Guantanamo detainee 'fit to travel to UK'
Guantanamo Bay detainee Binyam Mohamed is fit enough to travel to the UK should the US government agree to his release, the Foreign Office said today.
A team of British officials, including a doctor, met yesterday with Ethiopian-born Mohamed, who has refugee status in the UK.
Legal representatives hope he will be cleared for release and return to Britain within days by a review ordered by President Barack Obama.
An FCO spokesman said: "A team of British officials, including a doctor, met with Guantanamo Bay detainee Binyam Mohamed yesterday. They also met with medical staff at the facility.
"There are no immediate medical concerns that would prevent him from travelling to the UK, should the United States government agree to the UK's request for release and return.
"We hope this brings Mr Mohamed's release and return to the UK one step closer."
The officials left Miami Airport yesterday to visit the US prison camp on Cuba to make preparations for Mohamed's return.
Mohamed's lawyer, Clive Stafford Smith, said earlier this week that he believed their trip was to check that the detainee was fit to fly after the hunger strike he has maintained for more than a month.
He said no date for his client's release has been fixed but he hoped it would be in about a week.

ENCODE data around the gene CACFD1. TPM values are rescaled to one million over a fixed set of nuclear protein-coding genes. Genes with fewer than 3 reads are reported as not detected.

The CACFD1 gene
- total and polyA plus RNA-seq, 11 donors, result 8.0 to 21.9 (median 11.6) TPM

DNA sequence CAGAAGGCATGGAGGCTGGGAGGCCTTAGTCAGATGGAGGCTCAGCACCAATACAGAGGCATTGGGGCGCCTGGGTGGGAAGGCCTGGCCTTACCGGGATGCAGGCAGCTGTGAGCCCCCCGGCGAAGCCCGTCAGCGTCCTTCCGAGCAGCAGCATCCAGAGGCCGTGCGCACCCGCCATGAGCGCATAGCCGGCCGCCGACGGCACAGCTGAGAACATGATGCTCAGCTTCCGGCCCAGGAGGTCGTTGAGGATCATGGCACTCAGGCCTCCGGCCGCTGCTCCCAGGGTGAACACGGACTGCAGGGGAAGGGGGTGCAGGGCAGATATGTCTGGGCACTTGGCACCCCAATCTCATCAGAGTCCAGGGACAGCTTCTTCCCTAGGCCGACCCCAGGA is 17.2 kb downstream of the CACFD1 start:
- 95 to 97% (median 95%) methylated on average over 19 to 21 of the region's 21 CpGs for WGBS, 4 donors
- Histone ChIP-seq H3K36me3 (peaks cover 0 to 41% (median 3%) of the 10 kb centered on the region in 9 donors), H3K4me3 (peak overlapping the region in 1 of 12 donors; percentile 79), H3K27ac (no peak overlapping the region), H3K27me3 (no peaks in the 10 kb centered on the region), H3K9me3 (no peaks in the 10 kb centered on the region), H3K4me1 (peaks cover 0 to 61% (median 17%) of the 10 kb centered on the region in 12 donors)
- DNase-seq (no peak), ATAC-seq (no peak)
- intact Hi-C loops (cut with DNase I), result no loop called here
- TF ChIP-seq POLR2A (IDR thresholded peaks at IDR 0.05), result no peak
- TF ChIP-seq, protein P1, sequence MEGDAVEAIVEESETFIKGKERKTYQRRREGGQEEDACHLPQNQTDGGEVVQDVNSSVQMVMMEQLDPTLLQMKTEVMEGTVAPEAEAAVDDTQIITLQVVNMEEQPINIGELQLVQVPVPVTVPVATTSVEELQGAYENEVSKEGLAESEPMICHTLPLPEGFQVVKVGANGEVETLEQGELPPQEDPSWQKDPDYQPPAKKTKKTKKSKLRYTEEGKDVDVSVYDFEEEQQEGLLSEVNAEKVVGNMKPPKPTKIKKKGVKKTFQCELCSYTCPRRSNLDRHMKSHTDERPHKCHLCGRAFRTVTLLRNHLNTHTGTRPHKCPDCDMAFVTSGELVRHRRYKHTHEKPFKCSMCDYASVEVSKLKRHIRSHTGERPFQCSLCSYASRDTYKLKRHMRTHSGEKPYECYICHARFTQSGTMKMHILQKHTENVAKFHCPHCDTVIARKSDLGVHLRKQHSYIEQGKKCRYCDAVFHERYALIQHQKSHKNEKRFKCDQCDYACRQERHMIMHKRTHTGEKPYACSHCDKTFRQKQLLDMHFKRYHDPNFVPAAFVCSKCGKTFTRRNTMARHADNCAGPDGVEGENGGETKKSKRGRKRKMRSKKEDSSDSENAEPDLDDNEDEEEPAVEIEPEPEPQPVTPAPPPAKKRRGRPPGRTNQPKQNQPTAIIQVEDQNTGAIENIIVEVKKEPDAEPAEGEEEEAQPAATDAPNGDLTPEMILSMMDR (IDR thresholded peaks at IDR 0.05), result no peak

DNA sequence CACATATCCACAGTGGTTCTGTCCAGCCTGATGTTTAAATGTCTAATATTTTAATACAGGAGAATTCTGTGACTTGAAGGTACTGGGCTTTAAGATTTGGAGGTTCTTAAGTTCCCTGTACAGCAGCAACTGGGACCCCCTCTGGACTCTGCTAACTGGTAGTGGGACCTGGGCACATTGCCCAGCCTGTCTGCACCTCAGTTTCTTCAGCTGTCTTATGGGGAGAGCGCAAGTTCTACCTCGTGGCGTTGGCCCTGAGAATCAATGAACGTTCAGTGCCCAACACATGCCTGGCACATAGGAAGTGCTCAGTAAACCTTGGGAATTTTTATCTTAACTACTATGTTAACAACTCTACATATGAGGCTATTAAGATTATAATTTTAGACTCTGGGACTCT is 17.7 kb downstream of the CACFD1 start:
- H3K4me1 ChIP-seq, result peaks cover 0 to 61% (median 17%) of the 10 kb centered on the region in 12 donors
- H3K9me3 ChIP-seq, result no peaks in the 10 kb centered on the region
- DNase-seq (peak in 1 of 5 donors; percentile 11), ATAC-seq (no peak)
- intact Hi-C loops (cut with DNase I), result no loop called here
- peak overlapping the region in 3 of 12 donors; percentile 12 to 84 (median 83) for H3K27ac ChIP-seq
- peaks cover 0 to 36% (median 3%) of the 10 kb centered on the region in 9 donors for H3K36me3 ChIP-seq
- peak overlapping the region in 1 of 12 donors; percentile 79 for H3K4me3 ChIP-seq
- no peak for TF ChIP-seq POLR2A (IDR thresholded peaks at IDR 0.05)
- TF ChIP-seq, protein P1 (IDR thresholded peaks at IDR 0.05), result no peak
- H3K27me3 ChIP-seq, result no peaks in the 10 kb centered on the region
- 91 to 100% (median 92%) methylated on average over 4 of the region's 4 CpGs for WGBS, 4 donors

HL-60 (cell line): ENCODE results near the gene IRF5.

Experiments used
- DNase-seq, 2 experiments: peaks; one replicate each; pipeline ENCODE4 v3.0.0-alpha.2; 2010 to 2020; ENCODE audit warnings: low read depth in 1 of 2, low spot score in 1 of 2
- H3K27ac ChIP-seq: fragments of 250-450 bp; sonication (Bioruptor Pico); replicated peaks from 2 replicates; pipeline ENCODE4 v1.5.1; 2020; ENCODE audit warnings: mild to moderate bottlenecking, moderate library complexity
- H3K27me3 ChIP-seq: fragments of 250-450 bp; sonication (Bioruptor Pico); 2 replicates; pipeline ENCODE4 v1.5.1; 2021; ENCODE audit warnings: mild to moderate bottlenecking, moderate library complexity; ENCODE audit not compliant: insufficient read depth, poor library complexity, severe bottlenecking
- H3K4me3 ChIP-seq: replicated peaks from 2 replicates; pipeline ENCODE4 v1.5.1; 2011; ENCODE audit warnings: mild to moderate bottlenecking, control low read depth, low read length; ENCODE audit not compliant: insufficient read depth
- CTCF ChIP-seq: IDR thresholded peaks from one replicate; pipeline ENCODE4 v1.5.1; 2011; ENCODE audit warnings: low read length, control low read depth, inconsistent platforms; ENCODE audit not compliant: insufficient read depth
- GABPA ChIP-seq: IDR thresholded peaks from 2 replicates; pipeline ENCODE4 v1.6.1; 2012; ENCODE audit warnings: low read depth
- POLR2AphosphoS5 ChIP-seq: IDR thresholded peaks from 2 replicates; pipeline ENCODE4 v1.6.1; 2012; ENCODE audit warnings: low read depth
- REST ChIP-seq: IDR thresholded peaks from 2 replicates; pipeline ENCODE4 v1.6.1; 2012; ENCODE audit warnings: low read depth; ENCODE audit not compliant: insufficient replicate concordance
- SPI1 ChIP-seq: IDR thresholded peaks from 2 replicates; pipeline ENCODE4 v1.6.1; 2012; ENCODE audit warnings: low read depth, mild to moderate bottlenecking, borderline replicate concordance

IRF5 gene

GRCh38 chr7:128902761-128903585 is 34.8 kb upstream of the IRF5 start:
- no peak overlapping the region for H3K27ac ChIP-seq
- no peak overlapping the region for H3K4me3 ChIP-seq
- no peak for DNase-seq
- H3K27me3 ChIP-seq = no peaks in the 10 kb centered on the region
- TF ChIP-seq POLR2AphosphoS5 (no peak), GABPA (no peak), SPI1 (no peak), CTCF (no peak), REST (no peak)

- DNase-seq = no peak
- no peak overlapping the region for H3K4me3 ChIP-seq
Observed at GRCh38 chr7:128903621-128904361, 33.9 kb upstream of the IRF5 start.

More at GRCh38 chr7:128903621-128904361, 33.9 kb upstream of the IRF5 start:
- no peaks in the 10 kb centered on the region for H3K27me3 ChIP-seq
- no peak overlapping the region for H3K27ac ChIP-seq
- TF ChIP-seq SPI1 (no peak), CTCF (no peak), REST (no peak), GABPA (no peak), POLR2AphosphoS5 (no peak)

President Barack Obama issued an executive order on January 22 establishing a review of all those held at Guantanamo.
Mr Mohamed, 30, is an Ethiopian Muslim convert who came to Britain in 1994 and was granted asylum.
He was arrested by American forces in Pakistan in 2002 on suspicion of involvement in terrorism.
He claims he was secretly flown to Morocco and tortured before being moved to Afghanistan and then to Guantanamo Bay in Cuba in September 2004.
All terror charges against him were dropped last year but he remains in detention.
Announcing plans on Wednesday for the visit by UK officials, Foreign Secretary David Miliband stressed that his return to Britain was dependent on the outcome of the review process, but said the US administration had agreed to treat his case as a "priority".
Mohamed has said that he falsely confessed to a radioactive "dirty bomb" plot while being tortured in Morocco, and has claimed that Britain was complicit in his rendition and torture.
The torture allegations are at the heart of a continuing legal row after High Court judges complained that Mr Miliband had blocked them, for national security reasons, from making documents relating to his case public.
The Observer today reported that the Foreign Office solicited a letter from the US State Department which forced British judges to block publication of torture evidence.
The newspaper quoted a former senior State Department official as saying the letter was requested by the Foreign Office so it could be introduced in court proceedings.
The letter said the release of papers relating to Mohamed would damage future intelligence-sharing between the two countries.
In reponse, Liberal Democrat Shadow Foreign Secretary Edward Davey said: "This could represent one of the most outrageous deceptions of Parliament, the judiciary and the British people.
"There must be an immediate investigation, with all related correspondence made public.
"The Foreign Secretary must not block publication this time."
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